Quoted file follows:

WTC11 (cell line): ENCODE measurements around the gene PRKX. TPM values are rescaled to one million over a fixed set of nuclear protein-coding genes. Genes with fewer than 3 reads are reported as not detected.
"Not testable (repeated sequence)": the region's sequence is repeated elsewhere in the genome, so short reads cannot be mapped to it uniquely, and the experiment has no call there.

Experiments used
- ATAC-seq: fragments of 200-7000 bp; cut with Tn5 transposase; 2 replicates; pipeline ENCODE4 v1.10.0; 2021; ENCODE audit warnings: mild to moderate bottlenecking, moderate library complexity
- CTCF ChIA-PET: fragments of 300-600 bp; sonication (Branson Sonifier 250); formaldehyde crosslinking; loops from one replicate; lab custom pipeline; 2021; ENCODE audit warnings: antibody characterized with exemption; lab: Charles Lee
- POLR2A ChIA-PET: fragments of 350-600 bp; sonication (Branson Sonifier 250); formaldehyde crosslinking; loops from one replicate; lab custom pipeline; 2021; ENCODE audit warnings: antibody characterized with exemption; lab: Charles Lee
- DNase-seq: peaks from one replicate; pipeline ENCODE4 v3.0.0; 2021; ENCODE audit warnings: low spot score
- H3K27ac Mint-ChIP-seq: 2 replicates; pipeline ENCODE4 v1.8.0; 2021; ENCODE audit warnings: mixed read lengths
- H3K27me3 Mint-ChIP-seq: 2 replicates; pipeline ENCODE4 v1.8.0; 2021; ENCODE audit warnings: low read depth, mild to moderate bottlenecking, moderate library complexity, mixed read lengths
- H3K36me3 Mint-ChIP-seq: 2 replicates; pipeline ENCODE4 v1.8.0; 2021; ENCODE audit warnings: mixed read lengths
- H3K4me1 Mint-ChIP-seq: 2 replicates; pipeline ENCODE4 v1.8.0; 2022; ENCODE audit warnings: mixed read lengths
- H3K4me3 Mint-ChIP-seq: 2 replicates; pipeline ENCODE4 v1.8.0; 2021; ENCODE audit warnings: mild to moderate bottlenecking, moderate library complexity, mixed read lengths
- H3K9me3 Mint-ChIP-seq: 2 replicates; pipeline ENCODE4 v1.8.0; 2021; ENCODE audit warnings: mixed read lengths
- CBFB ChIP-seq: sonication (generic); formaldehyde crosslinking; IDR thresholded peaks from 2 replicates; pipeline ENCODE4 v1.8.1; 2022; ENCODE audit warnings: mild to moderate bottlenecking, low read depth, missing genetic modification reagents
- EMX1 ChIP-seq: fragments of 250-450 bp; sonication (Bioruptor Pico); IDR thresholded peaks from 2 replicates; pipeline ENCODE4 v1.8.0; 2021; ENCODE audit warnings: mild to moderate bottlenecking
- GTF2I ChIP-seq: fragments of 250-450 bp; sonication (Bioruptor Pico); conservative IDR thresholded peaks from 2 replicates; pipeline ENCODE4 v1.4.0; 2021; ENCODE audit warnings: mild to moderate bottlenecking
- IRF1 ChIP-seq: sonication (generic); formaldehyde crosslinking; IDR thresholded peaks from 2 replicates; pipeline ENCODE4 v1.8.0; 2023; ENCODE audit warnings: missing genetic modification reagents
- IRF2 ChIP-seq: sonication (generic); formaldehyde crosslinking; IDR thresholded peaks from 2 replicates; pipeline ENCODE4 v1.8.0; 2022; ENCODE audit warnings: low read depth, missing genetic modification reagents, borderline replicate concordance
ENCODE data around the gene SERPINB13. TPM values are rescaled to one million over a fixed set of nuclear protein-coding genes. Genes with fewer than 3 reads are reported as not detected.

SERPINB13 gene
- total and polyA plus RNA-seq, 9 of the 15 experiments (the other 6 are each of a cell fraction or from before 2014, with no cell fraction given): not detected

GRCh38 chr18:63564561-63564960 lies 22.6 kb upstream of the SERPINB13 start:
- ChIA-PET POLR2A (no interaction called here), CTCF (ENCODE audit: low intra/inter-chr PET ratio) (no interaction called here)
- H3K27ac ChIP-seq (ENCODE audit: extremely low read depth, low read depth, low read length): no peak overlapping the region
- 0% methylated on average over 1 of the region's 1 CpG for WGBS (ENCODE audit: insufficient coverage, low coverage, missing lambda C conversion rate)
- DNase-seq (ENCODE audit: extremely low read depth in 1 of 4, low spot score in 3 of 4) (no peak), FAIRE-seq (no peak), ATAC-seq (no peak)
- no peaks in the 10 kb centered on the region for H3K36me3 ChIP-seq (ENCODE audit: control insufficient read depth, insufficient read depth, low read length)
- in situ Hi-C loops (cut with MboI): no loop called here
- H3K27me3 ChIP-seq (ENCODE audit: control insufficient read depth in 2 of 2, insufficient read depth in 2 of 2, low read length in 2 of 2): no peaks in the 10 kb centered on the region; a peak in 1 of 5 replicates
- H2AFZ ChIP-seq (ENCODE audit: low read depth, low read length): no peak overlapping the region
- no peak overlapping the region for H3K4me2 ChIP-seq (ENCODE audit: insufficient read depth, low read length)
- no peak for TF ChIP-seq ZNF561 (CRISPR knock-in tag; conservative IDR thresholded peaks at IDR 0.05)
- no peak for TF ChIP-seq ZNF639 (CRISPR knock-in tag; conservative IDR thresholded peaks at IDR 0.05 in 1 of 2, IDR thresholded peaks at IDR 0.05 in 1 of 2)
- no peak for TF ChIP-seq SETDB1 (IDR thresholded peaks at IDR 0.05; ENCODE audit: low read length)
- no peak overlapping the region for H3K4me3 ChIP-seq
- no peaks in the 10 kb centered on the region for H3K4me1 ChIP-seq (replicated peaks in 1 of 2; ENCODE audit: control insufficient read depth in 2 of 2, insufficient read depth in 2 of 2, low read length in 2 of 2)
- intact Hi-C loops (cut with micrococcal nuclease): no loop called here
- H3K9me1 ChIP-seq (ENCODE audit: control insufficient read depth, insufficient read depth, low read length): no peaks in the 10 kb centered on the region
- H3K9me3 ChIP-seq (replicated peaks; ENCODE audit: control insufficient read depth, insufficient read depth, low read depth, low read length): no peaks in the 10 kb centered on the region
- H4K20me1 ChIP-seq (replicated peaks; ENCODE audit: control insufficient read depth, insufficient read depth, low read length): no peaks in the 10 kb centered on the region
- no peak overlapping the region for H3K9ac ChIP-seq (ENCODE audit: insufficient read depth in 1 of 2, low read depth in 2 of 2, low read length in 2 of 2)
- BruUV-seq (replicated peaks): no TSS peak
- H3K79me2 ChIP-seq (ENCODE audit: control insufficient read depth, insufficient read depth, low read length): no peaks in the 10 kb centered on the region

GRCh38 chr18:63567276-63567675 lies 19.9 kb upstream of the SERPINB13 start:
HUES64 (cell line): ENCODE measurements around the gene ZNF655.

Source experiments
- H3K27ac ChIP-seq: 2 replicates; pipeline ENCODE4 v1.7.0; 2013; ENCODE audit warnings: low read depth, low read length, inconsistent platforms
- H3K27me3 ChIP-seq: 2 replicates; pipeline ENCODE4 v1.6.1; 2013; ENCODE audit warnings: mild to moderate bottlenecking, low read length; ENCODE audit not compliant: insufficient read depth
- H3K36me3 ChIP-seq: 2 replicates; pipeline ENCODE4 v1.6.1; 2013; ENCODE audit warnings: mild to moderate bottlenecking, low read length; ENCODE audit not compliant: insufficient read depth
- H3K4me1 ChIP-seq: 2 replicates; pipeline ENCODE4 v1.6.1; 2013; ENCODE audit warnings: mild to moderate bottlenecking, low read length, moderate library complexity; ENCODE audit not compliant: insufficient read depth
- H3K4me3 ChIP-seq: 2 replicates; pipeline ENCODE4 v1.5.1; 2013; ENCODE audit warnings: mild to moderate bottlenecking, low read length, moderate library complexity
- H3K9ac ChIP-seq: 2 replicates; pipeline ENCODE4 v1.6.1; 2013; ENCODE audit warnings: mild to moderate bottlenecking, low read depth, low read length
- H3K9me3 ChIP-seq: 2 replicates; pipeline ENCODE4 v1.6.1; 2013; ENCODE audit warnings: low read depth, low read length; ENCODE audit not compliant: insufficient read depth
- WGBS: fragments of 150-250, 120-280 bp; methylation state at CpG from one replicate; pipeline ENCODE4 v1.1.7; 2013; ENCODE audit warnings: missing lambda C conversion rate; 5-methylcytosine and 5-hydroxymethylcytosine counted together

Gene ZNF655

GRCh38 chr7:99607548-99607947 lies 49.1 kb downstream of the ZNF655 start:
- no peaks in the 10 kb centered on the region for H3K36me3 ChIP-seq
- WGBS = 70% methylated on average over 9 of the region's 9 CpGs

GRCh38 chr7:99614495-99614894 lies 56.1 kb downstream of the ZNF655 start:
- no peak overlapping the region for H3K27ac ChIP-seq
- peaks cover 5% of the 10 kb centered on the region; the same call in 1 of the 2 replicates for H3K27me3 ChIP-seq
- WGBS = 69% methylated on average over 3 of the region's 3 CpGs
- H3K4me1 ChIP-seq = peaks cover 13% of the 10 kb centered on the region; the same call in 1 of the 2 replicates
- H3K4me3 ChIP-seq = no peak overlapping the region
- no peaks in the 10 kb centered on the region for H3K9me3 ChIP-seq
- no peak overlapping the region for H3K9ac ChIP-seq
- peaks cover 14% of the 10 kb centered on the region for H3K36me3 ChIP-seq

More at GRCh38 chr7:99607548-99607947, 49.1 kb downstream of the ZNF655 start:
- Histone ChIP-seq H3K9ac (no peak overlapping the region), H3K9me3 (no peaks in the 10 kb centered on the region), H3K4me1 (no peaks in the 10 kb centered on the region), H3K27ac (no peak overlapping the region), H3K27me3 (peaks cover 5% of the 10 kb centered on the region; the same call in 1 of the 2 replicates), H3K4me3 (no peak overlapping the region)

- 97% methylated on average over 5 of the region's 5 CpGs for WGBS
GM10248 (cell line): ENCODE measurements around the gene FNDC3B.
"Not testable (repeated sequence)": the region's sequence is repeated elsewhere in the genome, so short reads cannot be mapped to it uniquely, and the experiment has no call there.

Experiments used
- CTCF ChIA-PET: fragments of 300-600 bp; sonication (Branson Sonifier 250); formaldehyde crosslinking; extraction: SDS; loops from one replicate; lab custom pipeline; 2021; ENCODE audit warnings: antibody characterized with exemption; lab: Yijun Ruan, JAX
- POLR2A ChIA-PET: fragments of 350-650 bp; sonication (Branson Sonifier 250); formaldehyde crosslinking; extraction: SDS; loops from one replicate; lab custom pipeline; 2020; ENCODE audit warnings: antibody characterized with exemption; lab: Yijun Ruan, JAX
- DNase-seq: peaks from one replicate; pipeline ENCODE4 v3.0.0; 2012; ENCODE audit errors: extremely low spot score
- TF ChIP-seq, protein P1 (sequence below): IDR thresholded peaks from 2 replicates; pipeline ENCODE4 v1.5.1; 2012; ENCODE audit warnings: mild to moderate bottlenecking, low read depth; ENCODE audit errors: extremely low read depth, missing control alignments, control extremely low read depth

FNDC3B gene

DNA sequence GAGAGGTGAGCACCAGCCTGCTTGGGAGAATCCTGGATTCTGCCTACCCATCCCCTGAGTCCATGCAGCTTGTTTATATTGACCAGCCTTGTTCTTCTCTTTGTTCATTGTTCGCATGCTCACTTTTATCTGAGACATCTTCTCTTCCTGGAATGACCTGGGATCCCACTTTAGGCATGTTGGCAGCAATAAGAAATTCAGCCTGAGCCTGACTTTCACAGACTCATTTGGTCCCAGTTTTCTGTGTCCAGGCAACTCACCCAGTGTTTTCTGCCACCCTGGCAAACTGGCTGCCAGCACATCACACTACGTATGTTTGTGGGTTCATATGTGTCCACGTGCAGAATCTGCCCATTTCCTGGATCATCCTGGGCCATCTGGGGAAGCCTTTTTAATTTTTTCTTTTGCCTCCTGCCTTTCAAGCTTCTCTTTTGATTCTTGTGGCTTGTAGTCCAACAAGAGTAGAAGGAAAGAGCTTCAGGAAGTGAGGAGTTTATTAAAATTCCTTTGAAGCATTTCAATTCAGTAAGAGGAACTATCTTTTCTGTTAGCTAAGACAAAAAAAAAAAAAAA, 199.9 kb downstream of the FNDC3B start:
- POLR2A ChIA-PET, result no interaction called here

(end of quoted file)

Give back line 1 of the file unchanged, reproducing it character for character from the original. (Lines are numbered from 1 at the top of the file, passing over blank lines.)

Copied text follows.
WTC11 (cell line): ENCODE measurements around the gene PRKX. TPM values are rescaled to one million over a fixed set of nuclear protein-coding genes. Genes with fewer than 3 reads are reported as not detected.